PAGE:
Tagged: Captain America 3

Halfway across you’ll turn off the light: An analysis of the Sony/Marvel Spider-partnership

And so another of the items on the world’s “This will never happen” list can be crossed off. Sony and Marvel Studios have come to an accord on the use of Spider-Man in proper Marvel films, and of other Marvel characters in upcoming Spider-movies.

While this initially sounds like a stellar win, I can see a number of ways that it won’t live up to the expectations of the fans.

Marvel hasn’t “gotten Spider-Man back” – This is very much a “two guys with half the map” scenario. A great deal of cooperation will have to occur between the companies, with permitted uses and appearances strictly defined. It seems much like the partnership between the various studios in the Lord of the Rings / Hobbit franchise, each hanging on to their piece for dear life to score a taste of that sweet profit stream.


Mike Gold Kisses Up To Robert Downey Jr.

Right now, the pop media is full of stories about how Robert Downey Jr. is about to sign on to Captain America 3. Evidently, the only thing holding up the deal was his amount of screentime: he wanted more. He really wants this to be a true Marvel-style crossover, ushering in the Cinematic Universe’s adaptation of the first Civil War storyline.

I think Downey has a very strong understanding of how the Marvel Universe works, and how to bring that over to the movies. This crossover flies in the face of the movie star image: he’s fighting hard to be the second banana in a movie titled after somebody else. It’s hard to imagine Al Jolson doing that.

O.K. He gets it. Other than making a potentially fun movie happen, how does that affect us?

Well, for me and hundreds – now, maybe, thousands – it protects our jobs. This, in turn, protects the future of the comics medium in America.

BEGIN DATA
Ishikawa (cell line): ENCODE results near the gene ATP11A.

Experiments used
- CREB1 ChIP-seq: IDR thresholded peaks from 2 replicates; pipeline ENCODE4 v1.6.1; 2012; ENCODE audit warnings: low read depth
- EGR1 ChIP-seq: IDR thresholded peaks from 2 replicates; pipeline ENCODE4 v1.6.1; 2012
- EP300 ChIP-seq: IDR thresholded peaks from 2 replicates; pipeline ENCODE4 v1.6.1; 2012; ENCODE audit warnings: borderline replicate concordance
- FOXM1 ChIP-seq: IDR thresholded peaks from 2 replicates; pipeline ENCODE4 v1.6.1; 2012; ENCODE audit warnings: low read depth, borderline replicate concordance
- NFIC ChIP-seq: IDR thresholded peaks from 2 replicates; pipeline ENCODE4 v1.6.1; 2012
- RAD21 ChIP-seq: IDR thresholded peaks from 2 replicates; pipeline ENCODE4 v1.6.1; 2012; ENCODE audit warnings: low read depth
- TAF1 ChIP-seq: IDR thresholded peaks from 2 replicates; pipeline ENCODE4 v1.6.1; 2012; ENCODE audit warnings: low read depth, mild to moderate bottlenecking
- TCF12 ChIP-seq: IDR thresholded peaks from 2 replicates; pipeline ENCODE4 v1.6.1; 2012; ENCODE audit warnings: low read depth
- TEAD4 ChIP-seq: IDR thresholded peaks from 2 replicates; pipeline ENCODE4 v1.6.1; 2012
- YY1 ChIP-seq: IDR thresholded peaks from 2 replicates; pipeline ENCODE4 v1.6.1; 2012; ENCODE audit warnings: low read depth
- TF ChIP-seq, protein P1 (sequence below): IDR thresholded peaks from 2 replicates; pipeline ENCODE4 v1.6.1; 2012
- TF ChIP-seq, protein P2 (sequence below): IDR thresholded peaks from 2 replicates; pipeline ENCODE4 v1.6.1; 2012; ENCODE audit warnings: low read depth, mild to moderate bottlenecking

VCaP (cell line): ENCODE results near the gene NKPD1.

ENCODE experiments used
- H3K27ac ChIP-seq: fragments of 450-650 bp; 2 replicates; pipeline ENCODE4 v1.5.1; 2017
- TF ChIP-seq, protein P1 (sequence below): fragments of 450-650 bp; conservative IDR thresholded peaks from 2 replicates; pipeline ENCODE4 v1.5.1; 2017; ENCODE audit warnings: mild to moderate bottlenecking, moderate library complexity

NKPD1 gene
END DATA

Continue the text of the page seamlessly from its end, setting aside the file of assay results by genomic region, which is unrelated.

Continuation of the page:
Prior to Iron Man 1, the comics business was on the ropes and heading into the worst economic crisis we have seen since The Great Depression of 1929 – 1941. Then this particular movie, starring a number of actors who really were no longer “A Listers” at that time and featuring a property that was hard-pressed to be considered a “B Lister,” was unleashed on a world in need of some high-quality diversion. And the comics business has never been the same.

Let’s face it: the profits of even one well-received movie can eclipse the profits made by that property in its entire history of publishing. Fine. Something’s got to provide fuel for the engine, and shoveling in flatcars full of money usually works.

Lots of such movies started being made, and most of those produced by Marvel Studios made just unbelievable amounts of cash. Some of the others didn’t do badly either, although Batman has its own momentum and Superman has been treated like a leper. And, now, Batman has to bail out the Superman franchise.

A year after Iron Man’s release, Disney bought Marvel Comics for a mere four billion bucks. That’s not publishing money, that’s not even movie money. That’s movie-and-licensing-for-movies-and-television-and-new-media money. Yep, that’s Steve Jobs’ face on the one billion dollar bill.

Only one month later, Warner Bros. took control of DC Comics, renaming it DC Entertainment in a fit of reality. They started measures to move the company to the left coast, a process to be completed sometime in late spring.

Whereas I’m not crazy about Hollywood running a marginal industry that it (and most MBAs) does not understand and wouldn’t believe if they did, it beats oblivion. And let’s face it, you cannot keep your stockholders happy with profits that would barely impress even the most conservative investor.

And we owe it all to Robert Downey Jr. His performance was electrifying, akin to Orson Welles’ Harry Lime. We wanted to see more, and by “we” I mean moviegoers, not just the ever-tightening circle of comics fans. Iron Man probably would have been a fine movie without him, but with him we were able to root for the previously-troubled actor at the same time as we were rooting for his character.

So, Mr. Downey, on behalf of the Greater Comic Book Community, I thank you for helping keep our jobs alive.

Next time, lunch is on me.